We can see here that no "guest credentials" have been stored. This would be mandatory for the creation of an application consistency (working memory backup). We therefore create a crash consistent backup and the backup will not fail at this point. This would have to be considered for corresponding systems such as databases. Here it is important to create a corresponding consistency, because it is not impossible for corruption to occur during the restore.

After the HBA rescan on the ESX host, the corresponding volume is given a new signature and registered as a datastore. The above proxy VM is then created directly with the corresponding vDisks from the clone volume datastore and the actual backup is created from the proxy VM.

HINT: At this point, it is also possible to create a dedicated ESX as a host for proxy VMs and thus take the backup load from the production hosts again, if necessary.

After the backup, the proxy VM and the datastore are immediately cleaned up (unregister/delete). Again, each step must be tracked accordingly in the Activity Log.

In the vSphere task console, we can see that the whole process (despite the myriad of constraints and the lack of performance of the test environment) was completely finished within 4 minutes.

The GUI section also reports the "Latest Snapshot" in the overview, as well as in the calendar overview, after the backup has been completed. Very charming and clearly solved.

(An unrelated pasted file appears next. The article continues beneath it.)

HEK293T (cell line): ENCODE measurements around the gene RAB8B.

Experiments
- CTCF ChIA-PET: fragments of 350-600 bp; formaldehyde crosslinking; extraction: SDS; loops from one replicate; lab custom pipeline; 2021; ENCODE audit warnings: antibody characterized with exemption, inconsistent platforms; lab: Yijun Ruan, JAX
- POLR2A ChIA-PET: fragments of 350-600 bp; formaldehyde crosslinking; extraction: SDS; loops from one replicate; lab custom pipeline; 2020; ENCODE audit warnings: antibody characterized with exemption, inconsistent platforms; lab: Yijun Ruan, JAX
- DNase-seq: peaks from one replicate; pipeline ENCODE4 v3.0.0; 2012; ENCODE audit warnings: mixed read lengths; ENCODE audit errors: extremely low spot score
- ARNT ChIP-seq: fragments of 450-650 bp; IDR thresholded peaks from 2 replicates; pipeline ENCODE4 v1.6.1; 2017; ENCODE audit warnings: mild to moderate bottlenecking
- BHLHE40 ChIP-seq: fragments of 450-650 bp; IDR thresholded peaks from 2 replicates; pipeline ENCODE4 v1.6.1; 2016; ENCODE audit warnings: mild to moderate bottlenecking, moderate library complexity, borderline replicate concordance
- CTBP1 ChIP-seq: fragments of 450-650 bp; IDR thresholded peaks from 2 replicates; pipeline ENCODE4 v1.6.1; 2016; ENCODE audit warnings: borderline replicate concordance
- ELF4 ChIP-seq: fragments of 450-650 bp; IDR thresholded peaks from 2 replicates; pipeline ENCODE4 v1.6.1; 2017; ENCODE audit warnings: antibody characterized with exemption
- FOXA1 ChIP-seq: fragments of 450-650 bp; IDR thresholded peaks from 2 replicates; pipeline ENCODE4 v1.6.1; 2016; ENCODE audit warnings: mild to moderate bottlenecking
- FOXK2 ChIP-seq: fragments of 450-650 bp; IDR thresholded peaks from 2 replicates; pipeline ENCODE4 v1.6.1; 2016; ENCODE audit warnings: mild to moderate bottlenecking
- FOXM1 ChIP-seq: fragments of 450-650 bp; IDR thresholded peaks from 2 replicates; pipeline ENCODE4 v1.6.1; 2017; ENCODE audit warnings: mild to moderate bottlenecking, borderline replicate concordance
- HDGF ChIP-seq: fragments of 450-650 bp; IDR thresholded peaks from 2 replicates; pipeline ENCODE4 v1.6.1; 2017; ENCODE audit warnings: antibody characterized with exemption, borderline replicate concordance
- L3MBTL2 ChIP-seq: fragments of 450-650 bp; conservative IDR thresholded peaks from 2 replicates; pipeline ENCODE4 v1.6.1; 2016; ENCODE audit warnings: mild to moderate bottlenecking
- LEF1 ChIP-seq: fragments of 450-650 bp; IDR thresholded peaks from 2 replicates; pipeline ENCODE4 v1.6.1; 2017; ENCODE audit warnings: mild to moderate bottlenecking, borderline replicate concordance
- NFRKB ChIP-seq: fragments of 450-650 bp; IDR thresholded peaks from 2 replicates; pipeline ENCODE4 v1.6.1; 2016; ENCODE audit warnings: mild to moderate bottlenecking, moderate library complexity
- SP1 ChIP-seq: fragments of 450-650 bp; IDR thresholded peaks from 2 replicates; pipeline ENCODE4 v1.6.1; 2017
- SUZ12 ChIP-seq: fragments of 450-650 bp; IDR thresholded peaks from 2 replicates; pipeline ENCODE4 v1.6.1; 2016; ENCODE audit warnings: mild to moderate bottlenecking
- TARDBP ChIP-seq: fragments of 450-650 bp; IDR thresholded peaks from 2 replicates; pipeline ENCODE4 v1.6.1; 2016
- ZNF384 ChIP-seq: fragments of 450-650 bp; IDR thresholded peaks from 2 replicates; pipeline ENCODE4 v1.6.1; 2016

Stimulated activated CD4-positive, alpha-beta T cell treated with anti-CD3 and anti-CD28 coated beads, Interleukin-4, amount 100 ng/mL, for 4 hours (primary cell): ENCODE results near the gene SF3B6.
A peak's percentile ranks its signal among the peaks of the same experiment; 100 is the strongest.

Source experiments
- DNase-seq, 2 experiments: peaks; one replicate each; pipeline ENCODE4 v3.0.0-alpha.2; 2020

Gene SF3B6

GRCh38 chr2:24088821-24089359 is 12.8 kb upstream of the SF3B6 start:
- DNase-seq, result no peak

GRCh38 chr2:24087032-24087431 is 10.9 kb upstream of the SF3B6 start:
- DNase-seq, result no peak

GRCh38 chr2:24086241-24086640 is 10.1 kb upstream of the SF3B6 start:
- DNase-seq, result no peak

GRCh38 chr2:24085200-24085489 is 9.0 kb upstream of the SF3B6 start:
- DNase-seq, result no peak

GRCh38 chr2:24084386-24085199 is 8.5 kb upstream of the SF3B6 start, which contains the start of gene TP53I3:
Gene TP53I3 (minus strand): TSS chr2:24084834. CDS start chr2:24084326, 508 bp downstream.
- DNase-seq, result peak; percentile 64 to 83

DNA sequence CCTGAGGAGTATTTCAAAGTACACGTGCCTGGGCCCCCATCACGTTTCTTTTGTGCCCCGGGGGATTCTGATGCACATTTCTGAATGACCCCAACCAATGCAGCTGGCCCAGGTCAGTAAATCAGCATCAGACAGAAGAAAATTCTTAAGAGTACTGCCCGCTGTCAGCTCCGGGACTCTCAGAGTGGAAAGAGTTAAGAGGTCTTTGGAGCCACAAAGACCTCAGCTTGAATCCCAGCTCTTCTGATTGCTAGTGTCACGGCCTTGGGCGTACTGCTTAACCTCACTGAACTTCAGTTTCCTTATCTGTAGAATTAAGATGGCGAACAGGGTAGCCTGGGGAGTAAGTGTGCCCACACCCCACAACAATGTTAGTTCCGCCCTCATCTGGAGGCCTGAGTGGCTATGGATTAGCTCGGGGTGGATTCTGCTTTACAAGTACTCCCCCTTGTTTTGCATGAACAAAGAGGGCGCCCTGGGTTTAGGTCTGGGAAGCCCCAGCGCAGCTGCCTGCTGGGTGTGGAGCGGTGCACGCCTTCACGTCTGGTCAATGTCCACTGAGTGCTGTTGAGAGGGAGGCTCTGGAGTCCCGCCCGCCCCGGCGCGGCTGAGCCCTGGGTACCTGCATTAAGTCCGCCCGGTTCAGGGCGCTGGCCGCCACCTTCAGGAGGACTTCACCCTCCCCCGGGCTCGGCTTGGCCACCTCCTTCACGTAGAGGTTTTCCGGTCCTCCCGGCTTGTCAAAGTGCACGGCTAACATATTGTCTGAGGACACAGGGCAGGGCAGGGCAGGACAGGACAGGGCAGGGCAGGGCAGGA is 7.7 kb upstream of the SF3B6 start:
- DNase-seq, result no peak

Our backup job is hereby completed.


A great added value of Rubrik is a fast indexing of the files in a kind of Google search database. This means that files can be quickly searched for and found within the appliance using keywords.

Of course, we have several options for restoring:

  • Mount Virtual Machine: it is possible to start a VM directly from the backup without a restore. Here an NFS datastore is mounted in the virtual environment and the system is started (without guest VM adjustment). All changes after disconnecting the mount are discarded again. Here we noticeably benefit from the computing power of the rubric nodes.

  • Mount Virtual Disks: Similar to the previous option, it is also possible to provision individual virtual hard disks to extract guest system content, for example.

  • Instantly Recover: Restarting the VM on the rubric cluster with full network connectivity.

  • Export: the export allows to perform a restore to the hypervisor datastore at this point.

  • Recover Files: This is probably the most common way to recover data. Fortunately, mostly only guest OS file stores are needed. Recover Files can be used to restore files granularly to the original destination or by downloading individual files.

We show accordingly in the series below Instantly Recover, Mount Virtual Disks and Recover Files.

Recover Files